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I have a working web-application that I built, successfully deployed to Heroku, and is functioning well. However, I'm trying to tune the server/servlet config, and that's when I realized that I don't know what my application is actually doing.

For glassfish, this is the config that's needed.

However, for Jetty, this is the config that's needed.

I realized I have no idea which of the above my application is actually using, so I started digging in my code and found the following:

The main method being called by Heroku is instantiating the following Jetty server/webappcontext.

import org.eclipse.jetty.server.Server;
import org.eclipse.jetty.webapp.WebAppContext;

However, the jetty config seems to rely on a number of files (such as etc/jetty.xml, webapps folder or war files) which my project does not have at all.

In addition, my web.xml file defines the following servlet:

<servlet>
    <servlet-name>Jersey Web Application</servlet-name>
    <servlet-class>org.glassfish.jersey.servlet.ServletContainer</servlet-class>

The fact that my application is defining a Jetty server but Glassfish servlet concerned me quite a bit. In an effort to standardize everything around Jetty, I tried adding the jetty servlet to my pom.xml dependencies and changed the above to:

<servlet-class>org.eclipse.jetty.servlet.DefaultServlet</servlet-class>

However, this change caused my application to break. It still compiles successfully and all my jerset-test based integration tests still succeed locally. But when I actually run the server, none of the routes work.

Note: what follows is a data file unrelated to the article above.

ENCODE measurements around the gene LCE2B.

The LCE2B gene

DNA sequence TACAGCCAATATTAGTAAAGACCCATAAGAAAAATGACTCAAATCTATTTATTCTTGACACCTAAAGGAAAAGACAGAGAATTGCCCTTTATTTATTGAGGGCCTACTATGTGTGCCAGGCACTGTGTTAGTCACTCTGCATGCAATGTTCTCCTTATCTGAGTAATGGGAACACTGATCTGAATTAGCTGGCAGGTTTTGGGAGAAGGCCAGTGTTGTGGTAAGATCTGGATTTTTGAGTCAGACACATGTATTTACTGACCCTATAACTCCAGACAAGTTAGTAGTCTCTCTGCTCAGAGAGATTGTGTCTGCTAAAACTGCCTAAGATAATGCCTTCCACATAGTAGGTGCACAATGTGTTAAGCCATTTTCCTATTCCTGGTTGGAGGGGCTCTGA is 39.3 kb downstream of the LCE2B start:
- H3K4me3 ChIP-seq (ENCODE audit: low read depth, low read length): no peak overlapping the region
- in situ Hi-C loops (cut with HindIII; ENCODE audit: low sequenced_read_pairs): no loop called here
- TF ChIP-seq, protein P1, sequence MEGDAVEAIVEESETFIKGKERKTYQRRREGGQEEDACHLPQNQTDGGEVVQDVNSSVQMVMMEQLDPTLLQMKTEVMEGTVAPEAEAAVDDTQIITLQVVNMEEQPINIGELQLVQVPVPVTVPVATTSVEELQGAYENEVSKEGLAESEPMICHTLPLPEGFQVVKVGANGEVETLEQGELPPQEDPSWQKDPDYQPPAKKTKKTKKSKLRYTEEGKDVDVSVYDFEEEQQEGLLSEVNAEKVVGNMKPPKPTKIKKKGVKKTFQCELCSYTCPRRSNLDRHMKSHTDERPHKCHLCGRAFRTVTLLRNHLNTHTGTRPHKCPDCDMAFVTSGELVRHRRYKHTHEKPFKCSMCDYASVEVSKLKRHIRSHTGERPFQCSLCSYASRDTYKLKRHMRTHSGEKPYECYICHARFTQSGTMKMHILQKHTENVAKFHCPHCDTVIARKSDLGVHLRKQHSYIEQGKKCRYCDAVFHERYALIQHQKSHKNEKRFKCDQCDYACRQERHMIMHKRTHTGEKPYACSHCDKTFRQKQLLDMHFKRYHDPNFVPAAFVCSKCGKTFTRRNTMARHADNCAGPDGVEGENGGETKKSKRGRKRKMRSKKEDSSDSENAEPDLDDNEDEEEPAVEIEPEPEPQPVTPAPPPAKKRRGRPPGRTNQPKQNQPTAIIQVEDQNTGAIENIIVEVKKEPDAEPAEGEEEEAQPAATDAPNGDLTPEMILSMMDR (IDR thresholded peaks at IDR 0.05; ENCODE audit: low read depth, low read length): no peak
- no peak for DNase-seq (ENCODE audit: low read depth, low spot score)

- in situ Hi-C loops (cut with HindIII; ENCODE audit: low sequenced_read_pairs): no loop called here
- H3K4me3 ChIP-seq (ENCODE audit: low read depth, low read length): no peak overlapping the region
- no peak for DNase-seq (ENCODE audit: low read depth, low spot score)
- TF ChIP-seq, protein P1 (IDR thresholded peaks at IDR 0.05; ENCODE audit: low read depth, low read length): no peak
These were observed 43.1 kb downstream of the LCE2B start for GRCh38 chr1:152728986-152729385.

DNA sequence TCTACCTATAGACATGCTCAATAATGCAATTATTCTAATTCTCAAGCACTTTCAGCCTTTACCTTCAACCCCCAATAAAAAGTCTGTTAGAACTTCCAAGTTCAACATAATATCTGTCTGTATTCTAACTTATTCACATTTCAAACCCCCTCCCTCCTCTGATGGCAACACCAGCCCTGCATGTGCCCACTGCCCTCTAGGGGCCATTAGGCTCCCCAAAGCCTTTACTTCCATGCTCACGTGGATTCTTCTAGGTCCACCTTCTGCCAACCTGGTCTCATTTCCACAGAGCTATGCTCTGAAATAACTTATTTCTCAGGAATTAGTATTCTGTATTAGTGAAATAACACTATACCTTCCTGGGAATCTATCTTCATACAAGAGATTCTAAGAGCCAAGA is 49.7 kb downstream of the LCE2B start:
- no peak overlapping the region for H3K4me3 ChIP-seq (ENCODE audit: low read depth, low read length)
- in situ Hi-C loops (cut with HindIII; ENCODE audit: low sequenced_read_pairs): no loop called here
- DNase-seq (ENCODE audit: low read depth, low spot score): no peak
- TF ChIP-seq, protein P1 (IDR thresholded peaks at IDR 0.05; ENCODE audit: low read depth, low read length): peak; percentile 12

Some questions:

  1. Is it a ill-advised to use a Jetty server along with a Glassfish servlet (container)?

  2. If yes, what servlet (container?) should I replace Glassfish with, and what do I need to do to get the new Jetty servlet working?

  3. If no, what config should I be using for my current setup? Should I be implementing the Glassfish config or the Jersey config?

I've spent many hours trying to read through various documentations, tutorials and stack-overflow threads, but they all either assume prior knowledge about servlets, JavaEE and related topics (none of which I'm familiar with), or they are oriented towards building brand new hello-world apps from scratch (as opposed to porting an existing working app over, which is what I'm trying to do). Any explanations you could give, without assuming prior knowledge, relevant to the context described above, would be much appreciated.


Edit: I think I'm starting to understand now that a Servlet is the code that generates the response for a request, and the ServletContainer is what provides the infrastructure for the Servlet. I've never had to deal with Servlets directly in building my web-app. Here's an example of what a route looks like in my app:

@Path(Ping.REST_PREFIX)
public class Ping {
    static final String REST_PREFIX = "/ping";

    @GET
    public static Response get(@DefaultValue("getPing") @QueryParam("param") String param) {
        return Response.ok().entity(param).build();
    }

    @Path("/pong")
    @GET
    public static Response getPong(@DefaultValue("getPong") @QueryParam("param") String param) {
        return Response.ok().entity(param).build();
    }
}

How can I port code like the above into a Jetty ServletContainer, without rewriting vast sections of my application?

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You are not using a "Glassfish Servlet Container", you are using a "Jersey Servlet Container".

Jersey is the project you are using.

Glassfish was the umbrella organization (sometimes called "a forge") that helps manage/maintain the Jersey project (along with dozens of other projects).

Difference com.sun.jersey and org.glassfish.jersey

The Jersey project can now be found at the java.net organization.

https://jersey.java.net/

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